Mar 15, 2018 | By Tess

A team in Spain has used state-of-the-art 3D mapping technologies to create an expansive and highly detailed 3D scan of a lava tube. According to the European Space Agency (ESA), it is the largest 3D scan of a lava tube in existence.

(Image: Vigea / Tommaso Santagata / ESA)

What does ESA have to do with cave and volcano 3D scanning missions, you might ask. Well, it turns out that lava tubes—subterranean channels and caves formed by lava flowing beneath the surface of hardened lava—are not dissimilar to formations on Mars and the Moon.

Places like Lanzarote, Spain—where the 3D scan was captured—provide excellent training and simulation environments for astronauts. And detailed 3D maps of the underground landscape can provide vital information about the lava tube’s origins and structure.

The 3D scanning initiative, called the Pangaea-X expedition, was undertaken by speleologist Tommaso Santagata and his colleagues Umberto Del Vecchio and Marta Lazzaroni. It was realized through a collaboration with the Cabildo of Lanzarote and the University of Padova, Italy.

(Image: L. Ricci / ESA)

With a Leica BLK360 3D imaging scanner in tow, the Pangaea-X team set off into “La Cueva de los Verdes," an expansive network of volcanic caves in Lanzarote which spans about 8 km in length. To give an idea of the lava tube’s scale: some of its sections are reportedly the size of a residential street lined with houses!

Leica’s BLK360 3D scanner was released on the market in 2016 for a whopping $16K. The price tag seems somewhat justified, however, when you learn that the imaging device is the lightest and most compact scanner of its type. With it, the explorers were able to capture a 3D model of a 1.3 km lava tube section in just three hours.

In addition to the Leica BLK360 3D scanner, ESA astronaut Matthias Maurer came equipped with Leica’s Pegasus Backpack for testing. The Pegasus Backpack is a “wearable reality capture sensor platform” capable of capturing geometric data without a satellite signal thanks to a sophisticated system of five cameras and two 3D imagine LIDAR profilers.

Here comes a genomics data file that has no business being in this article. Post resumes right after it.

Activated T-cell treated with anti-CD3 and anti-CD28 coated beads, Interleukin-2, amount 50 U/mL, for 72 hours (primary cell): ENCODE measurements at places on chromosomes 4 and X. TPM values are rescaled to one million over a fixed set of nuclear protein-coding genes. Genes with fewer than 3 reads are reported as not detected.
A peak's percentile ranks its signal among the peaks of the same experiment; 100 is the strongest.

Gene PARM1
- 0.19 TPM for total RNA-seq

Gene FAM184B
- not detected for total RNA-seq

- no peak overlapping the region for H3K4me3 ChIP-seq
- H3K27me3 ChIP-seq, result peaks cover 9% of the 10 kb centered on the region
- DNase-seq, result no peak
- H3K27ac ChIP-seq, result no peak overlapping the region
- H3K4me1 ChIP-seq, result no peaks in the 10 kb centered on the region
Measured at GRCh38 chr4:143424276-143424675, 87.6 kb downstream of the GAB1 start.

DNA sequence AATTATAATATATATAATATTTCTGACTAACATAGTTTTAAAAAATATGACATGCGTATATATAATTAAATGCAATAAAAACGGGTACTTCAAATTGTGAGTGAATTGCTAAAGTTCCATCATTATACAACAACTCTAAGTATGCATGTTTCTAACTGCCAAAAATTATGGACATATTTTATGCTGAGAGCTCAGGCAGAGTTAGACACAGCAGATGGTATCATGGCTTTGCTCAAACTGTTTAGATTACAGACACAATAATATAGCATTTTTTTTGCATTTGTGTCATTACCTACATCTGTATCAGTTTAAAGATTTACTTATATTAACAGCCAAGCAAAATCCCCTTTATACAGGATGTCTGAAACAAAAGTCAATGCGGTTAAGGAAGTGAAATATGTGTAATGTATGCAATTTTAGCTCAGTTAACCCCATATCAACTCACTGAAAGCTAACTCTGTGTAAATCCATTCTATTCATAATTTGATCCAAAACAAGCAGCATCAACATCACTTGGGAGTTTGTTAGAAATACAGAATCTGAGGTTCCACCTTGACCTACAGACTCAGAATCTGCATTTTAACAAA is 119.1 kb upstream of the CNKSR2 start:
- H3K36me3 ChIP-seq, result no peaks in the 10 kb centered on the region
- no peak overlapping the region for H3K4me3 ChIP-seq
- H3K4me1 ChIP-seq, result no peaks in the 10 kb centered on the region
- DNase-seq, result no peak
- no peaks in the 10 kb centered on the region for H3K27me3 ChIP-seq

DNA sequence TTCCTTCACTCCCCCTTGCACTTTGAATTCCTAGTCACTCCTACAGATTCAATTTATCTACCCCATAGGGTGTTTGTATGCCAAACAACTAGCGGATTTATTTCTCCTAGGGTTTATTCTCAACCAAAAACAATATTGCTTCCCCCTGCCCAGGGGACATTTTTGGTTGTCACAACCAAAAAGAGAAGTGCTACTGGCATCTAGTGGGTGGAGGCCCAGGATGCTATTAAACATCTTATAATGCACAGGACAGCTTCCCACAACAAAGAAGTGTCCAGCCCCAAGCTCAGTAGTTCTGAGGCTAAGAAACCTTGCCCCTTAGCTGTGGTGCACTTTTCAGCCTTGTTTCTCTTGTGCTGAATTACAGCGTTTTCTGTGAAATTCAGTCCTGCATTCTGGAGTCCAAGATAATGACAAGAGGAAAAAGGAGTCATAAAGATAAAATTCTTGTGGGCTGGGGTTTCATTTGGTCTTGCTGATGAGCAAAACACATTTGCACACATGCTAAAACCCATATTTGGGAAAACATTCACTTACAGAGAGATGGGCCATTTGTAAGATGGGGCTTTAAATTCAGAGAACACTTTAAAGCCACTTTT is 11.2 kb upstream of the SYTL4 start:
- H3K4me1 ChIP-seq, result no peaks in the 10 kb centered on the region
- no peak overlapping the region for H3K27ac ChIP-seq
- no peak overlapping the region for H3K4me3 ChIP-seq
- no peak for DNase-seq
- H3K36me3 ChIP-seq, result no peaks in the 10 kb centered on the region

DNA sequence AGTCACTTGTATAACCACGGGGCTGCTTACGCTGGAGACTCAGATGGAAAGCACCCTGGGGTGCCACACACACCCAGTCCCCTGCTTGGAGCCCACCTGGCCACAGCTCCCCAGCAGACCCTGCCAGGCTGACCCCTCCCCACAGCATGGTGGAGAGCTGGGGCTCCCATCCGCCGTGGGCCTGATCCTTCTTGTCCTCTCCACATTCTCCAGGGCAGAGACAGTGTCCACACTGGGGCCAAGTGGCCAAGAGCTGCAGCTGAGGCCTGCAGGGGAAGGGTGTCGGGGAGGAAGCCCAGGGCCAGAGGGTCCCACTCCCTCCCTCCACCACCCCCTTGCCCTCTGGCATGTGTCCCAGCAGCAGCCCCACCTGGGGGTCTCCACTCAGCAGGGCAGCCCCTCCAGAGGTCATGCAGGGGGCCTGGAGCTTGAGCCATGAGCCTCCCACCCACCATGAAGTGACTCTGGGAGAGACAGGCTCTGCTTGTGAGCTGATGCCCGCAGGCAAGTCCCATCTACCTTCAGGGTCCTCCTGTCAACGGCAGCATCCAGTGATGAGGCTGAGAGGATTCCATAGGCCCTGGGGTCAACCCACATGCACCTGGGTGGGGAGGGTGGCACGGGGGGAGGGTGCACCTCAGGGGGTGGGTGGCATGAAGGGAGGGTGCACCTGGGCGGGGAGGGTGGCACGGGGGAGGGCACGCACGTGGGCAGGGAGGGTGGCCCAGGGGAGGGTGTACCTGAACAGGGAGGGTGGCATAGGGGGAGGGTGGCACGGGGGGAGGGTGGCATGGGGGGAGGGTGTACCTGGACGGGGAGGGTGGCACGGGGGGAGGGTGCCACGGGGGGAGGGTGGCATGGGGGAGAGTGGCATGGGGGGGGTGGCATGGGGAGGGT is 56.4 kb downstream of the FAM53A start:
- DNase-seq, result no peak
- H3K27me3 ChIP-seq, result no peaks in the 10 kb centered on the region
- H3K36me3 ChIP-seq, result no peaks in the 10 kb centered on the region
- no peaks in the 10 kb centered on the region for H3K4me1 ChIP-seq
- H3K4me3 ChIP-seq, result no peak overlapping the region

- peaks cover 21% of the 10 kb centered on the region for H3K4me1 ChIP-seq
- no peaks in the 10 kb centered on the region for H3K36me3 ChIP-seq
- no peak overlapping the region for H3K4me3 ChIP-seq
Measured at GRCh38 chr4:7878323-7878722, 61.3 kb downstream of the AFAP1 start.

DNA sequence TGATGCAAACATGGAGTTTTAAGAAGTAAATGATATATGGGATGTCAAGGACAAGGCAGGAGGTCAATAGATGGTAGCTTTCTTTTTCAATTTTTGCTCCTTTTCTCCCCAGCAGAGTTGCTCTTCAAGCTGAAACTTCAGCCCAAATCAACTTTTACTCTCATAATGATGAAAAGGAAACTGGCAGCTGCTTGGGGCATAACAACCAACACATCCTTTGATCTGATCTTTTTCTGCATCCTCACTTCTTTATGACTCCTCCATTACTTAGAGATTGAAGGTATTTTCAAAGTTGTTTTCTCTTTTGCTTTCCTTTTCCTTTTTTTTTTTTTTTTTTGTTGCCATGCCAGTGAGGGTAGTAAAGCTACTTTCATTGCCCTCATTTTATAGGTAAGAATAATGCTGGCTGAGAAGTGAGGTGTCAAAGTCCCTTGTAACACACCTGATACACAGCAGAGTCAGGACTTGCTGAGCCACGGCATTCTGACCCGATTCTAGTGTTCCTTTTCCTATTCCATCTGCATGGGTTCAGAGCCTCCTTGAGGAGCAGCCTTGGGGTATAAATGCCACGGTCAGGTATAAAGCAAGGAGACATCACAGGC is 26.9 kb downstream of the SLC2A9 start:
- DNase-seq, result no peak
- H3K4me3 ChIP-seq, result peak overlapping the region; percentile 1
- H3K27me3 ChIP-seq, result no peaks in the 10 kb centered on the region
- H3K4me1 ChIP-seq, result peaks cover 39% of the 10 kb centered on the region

Leica BLK360 3D scanner

With the wearable device, Maurer was able to capture detailed 3D maps of the lava tube by simply walking through it. “Hiking and performing geological mapping with the high-tech backpack was easy and efficient,” he said. “I can perfectly see it integrated in our spacesuits for future exploration missions to the Moon or Mars.”

The expedition itself was completed last year, but the results of the imaging mission are now being finalized and released. One of the more noteworthy outcomes is “the largest 3D scan of a lava tube on Earth.”

Ultimately, the 3D mapping data captured in Lanzarote can help scientists to not only better understand the terrestrial phenomenon of lava caves, which are environments shielded from cosmic radiation and micrometeorites, but also to seek potential habitat solutions for humans on Mars or the Moon.

 

 

Posted in 3D Scanning

 

 

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C Muir wrote at 4/11/2018 2:23:43 PM:

"...for a whopping $16K" ??? that's actually very cheap for a 3D scanner.



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